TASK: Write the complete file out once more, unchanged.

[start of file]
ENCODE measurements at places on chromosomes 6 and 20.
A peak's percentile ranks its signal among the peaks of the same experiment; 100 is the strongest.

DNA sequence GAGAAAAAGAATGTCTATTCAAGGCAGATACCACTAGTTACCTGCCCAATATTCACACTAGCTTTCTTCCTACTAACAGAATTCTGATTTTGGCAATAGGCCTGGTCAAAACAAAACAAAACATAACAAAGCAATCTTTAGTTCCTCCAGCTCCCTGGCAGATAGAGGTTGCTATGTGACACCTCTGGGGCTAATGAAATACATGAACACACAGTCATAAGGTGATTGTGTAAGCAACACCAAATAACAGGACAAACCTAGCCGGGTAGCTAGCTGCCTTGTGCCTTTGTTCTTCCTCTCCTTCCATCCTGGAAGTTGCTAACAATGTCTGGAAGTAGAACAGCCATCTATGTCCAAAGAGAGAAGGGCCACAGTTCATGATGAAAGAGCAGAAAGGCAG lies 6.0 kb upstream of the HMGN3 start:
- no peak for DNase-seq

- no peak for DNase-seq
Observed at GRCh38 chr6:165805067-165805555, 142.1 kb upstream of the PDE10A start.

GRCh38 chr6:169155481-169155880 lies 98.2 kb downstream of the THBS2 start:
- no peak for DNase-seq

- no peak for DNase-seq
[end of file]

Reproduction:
ENCODE measurements at places on chromosomes 6 and 20.
A peak's percentile ranks its signal among the peaks of the same experiment; 100 is the strongest.

DNA sequence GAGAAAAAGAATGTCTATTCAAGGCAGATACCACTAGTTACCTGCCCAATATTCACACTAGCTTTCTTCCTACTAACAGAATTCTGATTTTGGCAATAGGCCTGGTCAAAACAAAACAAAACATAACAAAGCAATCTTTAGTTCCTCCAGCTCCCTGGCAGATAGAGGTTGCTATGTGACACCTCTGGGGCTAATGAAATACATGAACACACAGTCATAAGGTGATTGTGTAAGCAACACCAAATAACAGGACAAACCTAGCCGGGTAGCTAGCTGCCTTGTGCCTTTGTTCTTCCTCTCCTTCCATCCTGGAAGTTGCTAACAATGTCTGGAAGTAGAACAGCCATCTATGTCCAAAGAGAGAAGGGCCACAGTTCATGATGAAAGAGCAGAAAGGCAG lies 6.0 kb upstream of the HMGN3 start:
- no peak for DNase-seq

- no peak for DNase-seq
Observed at GRCh38 chr6:165805067-165805555, 142.1 kb upstream of the PDE10A start.

GRCh38 chr6:169155481-169155880 lies 98.2 kb downstream of the THBS2 start:
- no peak for DNase-seq

- no peak for DNase-seq